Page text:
CJ WOLF: Right

NICK MERKIN: Or possibly even worse, calling up the government agency but bringing a problem to you as the organization so that you can resolve it. You know, I think it does so much in terms of risk mitigation, it does a lot in terms of just customer service. I think when people ask me, hey, have got a really limited amount I can spend on compliance, where should I focus my efforts? I always tell people right there that giving people a real, valid address, to voice concerns, and then being really serious about addressing them and resolving them is a really great first step.

CJ WOLF: yeah you know I think you’re right, the bang for the buck there is pretty impressive because you got essentially when you have effective lines of communication you’ve deputized a whole workforce with compliance eyes right? so it’s not expensive to kind of have those open lines of communication and rather than spend a lot of money on proactive data mining, not that these things aren’t important but if you’re limited spend a lot of money on data mining and heavy audits when you’re not paying attention to the people who are inside the house, to begin with, who of already seen some of the problems we your spending money and time and energy on things where there are some low hanging fruits with employees and with open lines of communication like a hotline.

NICK MERKIN: Yeah, that’s a great way to put it.

CJ WOLF: Yeah, well Nick I want to give you an opportunity if you have any last minute comments but as we wrap up here I really enjoyed talking about this you know, and I really appreciate your unique perspective as one who has been trained as an attorney and worked in the legal field but is now both feet in the compliance world and helping clients with compliance. Do you have any parting thoughts or last minute comments that you like to give us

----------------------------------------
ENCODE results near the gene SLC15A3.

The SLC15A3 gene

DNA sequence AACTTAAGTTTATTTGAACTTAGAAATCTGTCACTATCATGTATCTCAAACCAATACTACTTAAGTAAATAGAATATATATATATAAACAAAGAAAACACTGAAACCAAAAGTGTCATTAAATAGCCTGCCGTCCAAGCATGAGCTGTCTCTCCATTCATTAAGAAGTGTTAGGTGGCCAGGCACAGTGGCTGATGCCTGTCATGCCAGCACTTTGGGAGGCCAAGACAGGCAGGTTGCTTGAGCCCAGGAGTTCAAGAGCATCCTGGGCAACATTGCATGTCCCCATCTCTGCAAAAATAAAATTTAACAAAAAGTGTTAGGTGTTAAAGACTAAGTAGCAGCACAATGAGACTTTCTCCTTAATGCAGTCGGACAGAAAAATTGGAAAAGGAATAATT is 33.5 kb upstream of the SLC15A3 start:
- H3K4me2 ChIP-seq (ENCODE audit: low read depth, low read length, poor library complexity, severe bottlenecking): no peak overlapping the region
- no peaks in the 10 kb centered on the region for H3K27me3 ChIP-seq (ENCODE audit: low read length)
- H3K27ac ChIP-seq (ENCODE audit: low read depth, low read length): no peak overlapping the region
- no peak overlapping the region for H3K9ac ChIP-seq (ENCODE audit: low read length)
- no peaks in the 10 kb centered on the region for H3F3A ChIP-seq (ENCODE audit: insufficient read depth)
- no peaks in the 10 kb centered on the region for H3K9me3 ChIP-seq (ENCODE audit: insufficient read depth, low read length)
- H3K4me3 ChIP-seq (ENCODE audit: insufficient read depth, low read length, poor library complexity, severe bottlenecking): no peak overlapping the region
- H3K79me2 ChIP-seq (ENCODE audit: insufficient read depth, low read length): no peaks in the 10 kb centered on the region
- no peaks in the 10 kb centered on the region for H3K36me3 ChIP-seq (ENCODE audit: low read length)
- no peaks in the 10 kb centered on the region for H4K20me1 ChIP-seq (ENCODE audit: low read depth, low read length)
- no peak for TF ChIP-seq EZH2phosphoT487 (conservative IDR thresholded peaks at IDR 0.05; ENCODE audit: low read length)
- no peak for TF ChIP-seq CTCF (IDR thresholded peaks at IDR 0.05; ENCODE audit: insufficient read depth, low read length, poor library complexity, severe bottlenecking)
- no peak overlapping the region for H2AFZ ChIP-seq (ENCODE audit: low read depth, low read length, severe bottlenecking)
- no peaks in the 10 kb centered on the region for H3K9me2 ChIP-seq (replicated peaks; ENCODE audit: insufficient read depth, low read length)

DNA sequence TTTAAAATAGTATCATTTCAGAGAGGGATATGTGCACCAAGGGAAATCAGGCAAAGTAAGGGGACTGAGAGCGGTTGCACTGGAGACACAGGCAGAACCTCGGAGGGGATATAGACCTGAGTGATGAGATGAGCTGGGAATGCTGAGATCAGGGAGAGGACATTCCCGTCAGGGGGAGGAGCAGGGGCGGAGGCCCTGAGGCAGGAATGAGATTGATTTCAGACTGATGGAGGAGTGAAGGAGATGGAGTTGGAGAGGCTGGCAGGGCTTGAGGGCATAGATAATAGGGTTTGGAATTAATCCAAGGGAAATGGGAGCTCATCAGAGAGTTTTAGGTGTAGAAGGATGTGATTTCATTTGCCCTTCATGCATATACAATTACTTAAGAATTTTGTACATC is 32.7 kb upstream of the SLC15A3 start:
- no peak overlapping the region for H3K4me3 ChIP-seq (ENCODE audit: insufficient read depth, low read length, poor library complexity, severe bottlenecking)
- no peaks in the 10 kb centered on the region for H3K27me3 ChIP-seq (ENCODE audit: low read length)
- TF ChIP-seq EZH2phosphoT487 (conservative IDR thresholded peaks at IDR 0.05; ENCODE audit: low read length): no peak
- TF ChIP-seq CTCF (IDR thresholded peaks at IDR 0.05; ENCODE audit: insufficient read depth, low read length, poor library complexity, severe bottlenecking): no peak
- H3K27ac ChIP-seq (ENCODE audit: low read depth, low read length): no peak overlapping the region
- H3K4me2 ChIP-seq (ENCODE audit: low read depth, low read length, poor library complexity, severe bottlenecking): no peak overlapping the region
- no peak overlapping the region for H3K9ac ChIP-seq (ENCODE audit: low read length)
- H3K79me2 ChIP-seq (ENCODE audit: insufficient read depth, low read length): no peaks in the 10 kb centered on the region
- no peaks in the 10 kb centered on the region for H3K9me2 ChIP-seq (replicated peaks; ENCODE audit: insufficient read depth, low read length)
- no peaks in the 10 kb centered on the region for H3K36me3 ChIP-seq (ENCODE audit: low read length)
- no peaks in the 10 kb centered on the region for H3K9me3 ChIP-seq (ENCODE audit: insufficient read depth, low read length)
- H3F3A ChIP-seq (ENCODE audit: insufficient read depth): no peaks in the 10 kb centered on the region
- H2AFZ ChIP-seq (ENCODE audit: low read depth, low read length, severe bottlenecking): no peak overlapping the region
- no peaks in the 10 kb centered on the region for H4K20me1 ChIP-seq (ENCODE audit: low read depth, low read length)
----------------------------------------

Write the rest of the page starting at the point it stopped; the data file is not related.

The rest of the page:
NICK MERKIN: Something just to close with, is the philosophy of compliance that I think really drives Compliagent as an organization, and me personally, as something I really feel strongly about. That’s really the realization that effective compliance is when it’s done right. It’s both a shield and the sword, and what I mean by that is most people, when they think of compliance, they say to themselves, "well okay it may help me identify things that are wrong and then I’m going to fix them," and that’s truly important and that is sort of the sword aspect of things but I think that people, and maybe some of this comes from my attorney background, I mean sort of a defense-oriented background, is compliance is also a great shield. It really allows you to document to everyone, including your own organization, which I think is important but obviously to the outside world as well, just how much you’ve invested and how hard you are working for a compliant organization. A lot of that has to do with proper documentation and proper organization which is really the cornerstone of compliance. What I tell people is, if you can't find proof that you have done something easily enough, then you almost might as well not have done it. Because you’re never going to be able to show the world or show your own employees how hard you’re working, that you have done it. I would encourage organizations to be very open internally on that note with how hard they’re working and how important that compliance culture is because I think you know that is going to payback dividend that makes your organization not only one with the lower risk profile but the better business, and a more profitable organization. At the end of the day, that is what it’s all about.

CJ WOLF: yeah, well folks there you have it from the compliance warrior himself Nick Merkin the shield and the sword. I like that analogy, Nick. Good image thanks so much for your time.

NICK MERKIN: well thank you it’s always great spending time and speaking with you and looking forward to collaborating you know as you have done in the past even more in the future

CJ WOLF: great thank you Nick and thanks to all our listeners will who have listened to this episode. Please join us again for next episode of compliance conversation. Have a great day


Questions or Comments?